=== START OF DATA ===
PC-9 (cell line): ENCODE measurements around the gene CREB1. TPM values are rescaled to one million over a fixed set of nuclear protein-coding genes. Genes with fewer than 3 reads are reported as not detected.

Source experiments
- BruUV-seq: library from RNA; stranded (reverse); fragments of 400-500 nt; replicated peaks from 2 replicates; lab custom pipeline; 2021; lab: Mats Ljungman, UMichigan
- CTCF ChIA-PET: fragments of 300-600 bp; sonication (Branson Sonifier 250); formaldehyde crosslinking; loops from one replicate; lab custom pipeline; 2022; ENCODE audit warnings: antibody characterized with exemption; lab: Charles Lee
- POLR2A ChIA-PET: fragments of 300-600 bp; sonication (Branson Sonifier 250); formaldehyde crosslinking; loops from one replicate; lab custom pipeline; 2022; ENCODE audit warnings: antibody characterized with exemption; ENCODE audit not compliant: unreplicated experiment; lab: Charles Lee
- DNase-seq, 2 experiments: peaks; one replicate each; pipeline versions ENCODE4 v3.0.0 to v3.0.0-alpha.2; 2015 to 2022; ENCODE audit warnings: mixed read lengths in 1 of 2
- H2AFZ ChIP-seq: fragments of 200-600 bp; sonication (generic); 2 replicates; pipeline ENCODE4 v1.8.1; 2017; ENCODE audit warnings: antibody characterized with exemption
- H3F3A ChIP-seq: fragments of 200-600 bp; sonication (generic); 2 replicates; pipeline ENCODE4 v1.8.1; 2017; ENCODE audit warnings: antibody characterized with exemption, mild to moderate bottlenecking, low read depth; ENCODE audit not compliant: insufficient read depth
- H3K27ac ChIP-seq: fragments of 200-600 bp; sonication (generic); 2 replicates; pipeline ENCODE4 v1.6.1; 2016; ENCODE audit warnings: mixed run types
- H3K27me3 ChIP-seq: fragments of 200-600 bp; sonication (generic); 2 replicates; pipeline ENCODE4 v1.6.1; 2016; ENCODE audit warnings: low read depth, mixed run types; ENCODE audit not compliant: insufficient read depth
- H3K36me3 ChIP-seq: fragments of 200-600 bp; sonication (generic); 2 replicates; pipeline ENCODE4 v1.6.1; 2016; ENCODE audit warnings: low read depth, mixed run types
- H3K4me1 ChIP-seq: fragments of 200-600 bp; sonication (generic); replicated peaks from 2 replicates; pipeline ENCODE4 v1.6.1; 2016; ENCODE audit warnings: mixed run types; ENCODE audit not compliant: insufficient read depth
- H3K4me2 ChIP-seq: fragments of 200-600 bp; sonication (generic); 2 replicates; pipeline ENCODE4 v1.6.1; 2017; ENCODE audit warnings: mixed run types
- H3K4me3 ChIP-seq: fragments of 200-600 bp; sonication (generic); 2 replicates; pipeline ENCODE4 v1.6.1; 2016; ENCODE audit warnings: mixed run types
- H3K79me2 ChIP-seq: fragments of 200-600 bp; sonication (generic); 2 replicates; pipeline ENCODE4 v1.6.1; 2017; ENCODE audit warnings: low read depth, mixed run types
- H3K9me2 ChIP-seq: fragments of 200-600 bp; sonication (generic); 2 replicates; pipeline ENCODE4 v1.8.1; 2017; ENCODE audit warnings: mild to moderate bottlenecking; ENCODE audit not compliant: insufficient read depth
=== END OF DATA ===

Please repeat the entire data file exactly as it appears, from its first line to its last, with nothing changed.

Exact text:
PC-9 (cell line): ENCODE measurements around the gene CREB1. TPM values are rescaled to one million over a fixed set of nuclear protein-coding genes. Genes with fewer than 3 reads are reported as not detected.

Source experiments
- BruUV-seq: library from RNA; stranded (reverse); fragments of 400-500 nt; replicated peaks from 2 replicates; lab custom pipeline; 2021; lab: Mats Ljungman, UMichigan
- CTCF ChIA-PET: fragments of 300-600 bp; sonication (Branson Sonifier 250); formaldehyde crosslinking; loops from one replicate; lab custom pipeline; 2022; ENCODE audit warnings: antibody characterized with exemption; lab: Charles Lee
- POLR2A ChIA-PET: fragments of 300-600 bp; sonication (Branson Sonifier 250); formaldehyde crosslinking; loops from one replicate; lab custom pipeline; 2022; ENCODE audit warnings: antibody characterized with exemption; ENCODE audit not compliant: unreplicated experiment; lab: Charles Lee
- DNase-seq, 2 experiments: peaks; one replicate each; pipeline versions ENCODE4 v3.0.0 to v3.0.0-alpha.2; 2015 to 2022; ENCODE audit warnings: mixed read lengths in 1 of 2
- H2AFZ ChIP-seq: fragments of 200-600 bp; sonication (generic); 2 replicates; pipeline ENCODE4 v1.8.1; 2017; ENCODE audit warnings: antibody characterized with exemption
- H3F3A ChIP-seq: fragments of 200-600 bp; sonication (generic); 2 replicates; pipeline ENCODE4 v1.8.1; 2017; ENCODE audit warnings: antibody characterized with exemption, mild to moderate bottlenecking, low read depth; ENCODE audit not compliant: insufficient read depth
- H3K27ac ChIP-seq: fragments of 200-600 bp; sonication (generic); 2 replicates; pipeline ENCODE4 v1.6.1; 2016; ENCODE audit warnings: mixed run types
- H3K27me3 ChIP-seq: fragments of 200-600 bp; sonication (generic); 2 replicates; pipeline ENCODE4 v1.6.1; 2016; ENCODE audit warnings: low read depth, mixed run types; ENCODE audit not compliant: insufficient read depth
- H3K36me3 ChIP-seq: fragments of 200-600 bp; sonication (generic); 2 replicates; pipeline ENCODE4 v1.6.1; 2016; ENCODE audit warnings: low read depth, mixed run types
- H3K4me1 ChIP-seq: fragments of 200-600 bp; sonication (generic); replicated peaks from 2 replicates; pipeline ENCODE4 v1.6.1; 2016; ENCODE audit warnings: mixed run types; ENCODE audit not compliant: insufficient read depth
- H3K4me2 ChIP-seq: fragments of 200-600 bp; sonication (generic); 2 replicates; pipeline ENCODE4 v1.6.1; 2017; ENCODE audit warnings: mixed run types
- H3K4me3 ChIP-seq: fragments of 200-600 bp; sonication (generic); 2 replicates; pipeline ENCODE4 v1.6.1; 2016; ENCODE audit warnings: mixed run types
- H3K79me2 ChIP-seq: fragments of 200-600 bp; sonication (generic); 2 replicates; pipeline ENCODE4 v1.6.1; 2017; ENCODE audit warnings: low read depth, mixed run types
- H3K9me2 ChIP-seq: fragments of 200-600 bp; sonication (generic); 2 replicates; pipeline ENCODE4 v1.8.1; 2017; ENCODE audit warnings: mild to moderate bottlenecking; ENCODE audit not compliant: insufficient read depth